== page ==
Learning activities and teaching methods (given in hours of study time)

Scheduled Learning and Teaching ActivitiesGuided independent studyPlacement / study abroad
161340

Details of learning activities and teaching methods

CategoryHours of study timeDescription
Scheduled Learning and Teaching151-hour classes, involving lectures, structured discussions, and student-led seminars
Scheduled Learning and Teaching1Conclusion / essay discussions
Guided Independent Study134Private Study

Formative assessment

Form of assessmentSize of the assessment (eg length / duration)ILOs assessedFeedback method
Short essay500 words1-6Written (and oral in office hours by arrangement)

Summative assessment (% of credit)

CourseworkWritten examsPractical exams
10000

Details of summative assessment

Form of assessment% of creditSize of the assessment (eg length / duration)ILOs assessedFeedback method
Essay1002500 words1-6Written (and oral in office hours by arrangement)

Details of re-assessment (where required by referral or deferral)

Original form of assessmentForm of re-assessmentILOs re-assessedTimescale for re-assessment
EssayEssay1-6Referral/deferral period

Re-assessment notes

Deferral – if you miss an assessment for certificated reasons judged acceptable by the Mitigation Committee, you will normally be either deferred in the assessment or an extension may be granted. The mark given for a re-assessment taken as a result of deferral will not be capped and will be treated as it would be if it were your first attempt at the assessment.

Referral – if you have failed the module overall (i.e. a final overall module mark of less than 40%) you will be required to submit a further assessment as necessary. If you are successful on referral, your overall module mark will be capped at 40%.

Indicative learning resources - Basic reading

Set texts:

  • Deutschland, bleiche Mutter/ Germany, Pale Mother (dir. by Helma Sanders-Brahms, 1980)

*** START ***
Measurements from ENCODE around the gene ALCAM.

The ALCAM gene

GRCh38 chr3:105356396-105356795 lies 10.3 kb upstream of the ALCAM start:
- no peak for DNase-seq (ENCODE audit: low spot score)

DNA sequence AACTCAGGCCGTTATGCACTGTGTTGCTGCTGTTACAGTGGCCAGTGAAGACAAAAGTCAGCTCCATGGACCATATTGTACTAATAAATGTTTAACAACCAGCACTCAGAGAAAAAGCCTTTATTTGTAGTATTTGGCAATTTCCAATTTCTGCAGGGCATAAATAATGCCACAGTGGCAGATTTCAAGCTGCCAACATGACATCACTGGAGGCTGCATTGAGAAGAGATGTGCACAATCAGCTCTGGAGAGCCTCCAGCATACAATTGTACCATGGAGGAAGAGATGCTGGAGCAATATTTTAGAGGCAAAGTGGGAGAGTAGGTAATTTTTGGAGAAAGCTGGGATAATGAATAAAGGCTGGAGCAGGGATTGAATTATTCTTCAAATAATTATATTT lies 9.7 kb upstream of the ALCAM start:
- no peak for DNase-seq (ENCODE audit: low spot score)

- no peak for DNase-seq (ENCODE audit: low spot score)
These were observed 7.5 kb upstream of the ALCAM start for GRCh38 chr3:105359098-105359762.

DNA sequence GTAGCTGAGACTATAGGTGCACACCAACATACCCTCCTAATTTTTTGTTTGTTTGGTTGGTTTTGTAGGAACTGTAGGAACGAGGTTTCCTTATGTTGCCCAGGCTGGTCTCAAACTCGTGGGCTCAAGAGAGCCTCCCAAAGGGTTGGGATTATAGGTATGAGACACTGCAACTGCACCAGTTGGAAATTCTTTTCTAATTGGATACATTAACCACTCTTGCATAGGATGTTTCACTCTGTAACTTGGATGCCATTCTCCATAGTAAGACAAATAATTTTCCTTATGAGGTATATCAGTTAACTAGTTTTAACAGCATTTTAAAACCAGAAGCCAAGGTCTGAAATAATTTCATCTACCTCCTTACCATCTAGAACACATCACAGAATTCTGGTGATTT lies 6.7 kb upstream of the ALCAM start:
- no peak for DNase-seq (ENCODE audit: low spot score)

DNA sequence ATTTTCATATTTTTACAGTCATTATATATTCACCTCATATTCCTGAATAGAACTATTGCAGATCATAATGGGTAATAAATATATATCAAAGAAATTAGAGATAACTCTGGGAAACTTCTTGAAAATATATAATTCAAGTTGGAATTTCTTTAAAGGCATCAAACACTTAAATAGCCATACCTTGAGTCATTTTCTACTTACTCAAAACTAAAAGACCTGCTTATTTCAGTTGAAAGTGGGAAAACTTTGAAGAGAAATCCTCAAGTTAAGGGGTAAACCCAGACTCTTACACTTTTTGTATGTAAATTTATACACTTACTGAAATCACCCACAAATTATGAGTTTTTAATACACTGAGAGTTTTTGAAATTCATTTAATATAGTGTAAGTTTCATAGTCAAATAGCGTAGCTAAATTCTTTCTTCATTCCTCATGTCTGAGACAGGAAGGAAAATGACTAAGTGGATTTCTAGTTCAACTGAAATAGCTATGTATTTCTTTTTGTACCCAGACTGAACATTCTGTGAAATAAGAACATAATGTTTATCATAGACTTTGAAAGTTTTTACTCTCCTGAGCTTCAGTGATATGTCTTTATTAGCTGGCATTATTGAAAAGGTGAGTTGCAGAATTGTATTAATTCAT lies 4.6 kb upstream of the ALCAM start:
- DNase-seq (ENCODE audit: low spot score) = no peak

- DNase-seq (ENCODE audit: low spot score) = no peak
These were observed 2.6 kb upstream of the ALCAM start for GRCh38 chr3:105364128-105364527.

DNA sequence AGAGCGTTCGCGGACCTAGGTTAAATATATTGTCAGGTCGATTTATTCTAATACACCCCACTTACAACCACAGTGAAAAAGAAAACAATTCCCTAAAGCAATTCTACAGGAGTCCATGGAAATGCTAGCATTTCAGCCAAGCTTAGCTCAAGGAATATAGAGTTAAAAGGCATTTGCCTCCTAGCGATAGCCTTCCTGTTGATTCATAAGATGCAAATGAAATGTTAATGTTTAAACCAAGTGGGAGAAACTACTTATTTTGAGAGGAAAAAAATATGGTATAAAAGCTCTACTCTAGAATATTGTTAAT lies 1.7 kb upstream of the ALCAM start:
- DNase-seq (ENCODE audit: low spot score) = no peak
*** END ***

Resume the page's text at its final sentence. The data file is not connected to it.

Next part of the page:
• Hans-Ulrich Treichel, Der Verlorene / Lost (1998)
  • Monika Maron, Pawels Briefe / Pavel’s Letters (1999)
  • Auf der anderen Seite / The Edge of Heaven (dir. by Fatih Akin, 2007)
  • Unsere Mütter, Unsere Väter / Generation War (2013)
  • The tutor will also supply via ELE short extracts (in German and in English translation) of other texts/films that explore generation, such as: Max Frisch, Der Mensch erscheint im Holozän / Man in the Holocene (1979), F. C. Delius, Die Birnen von Ribbeck / The Pears of Ribbeck (1991), Christian Kracht, Faserland (1995) and Die Fetten Jahre sind vorbei / The Edukators (dir. by Hans Weingartner, 2004).

Some research literature:

  • Bebnowski, David, Generation und Geltung: von den „45ern“ zur „Generation Praktikum“ – übersehene und etablierte Generationen im Vergleich (Bielefeld: Transcript, 2012)
  • Berghahn, Daniela, Far-Flung Families in Film: The Diasporic Family in Contemporary European Cinema  
  • Cohen-Pfister, Laurel, and Susanne Vees-Gulani (eds), Generational Shifts in Contemporary German Culture (Rochester, NY: Camden House, 2010)
  • Fulbrook, Mary, Dissonant Lives: Generations and Violence through the German Dictatorships (Oxford: Oxford University Press, 2011)
  • Schaumann, Caroline, Memory Matters: Generational Responses to Germany’s Nazi Past in Recent Women’s Literature (Berlin: Walter de Gruyter, 2008)

Module has an active ELE page?

Yes

Indicative learning resources - Web based and electronic resources

Available as distance learning?

Yes

Origin date

01/02/2019

Last revision date

31/07/2020

Key words search

Germany, generations, immigration, holocaust, Nazi era, GDR, family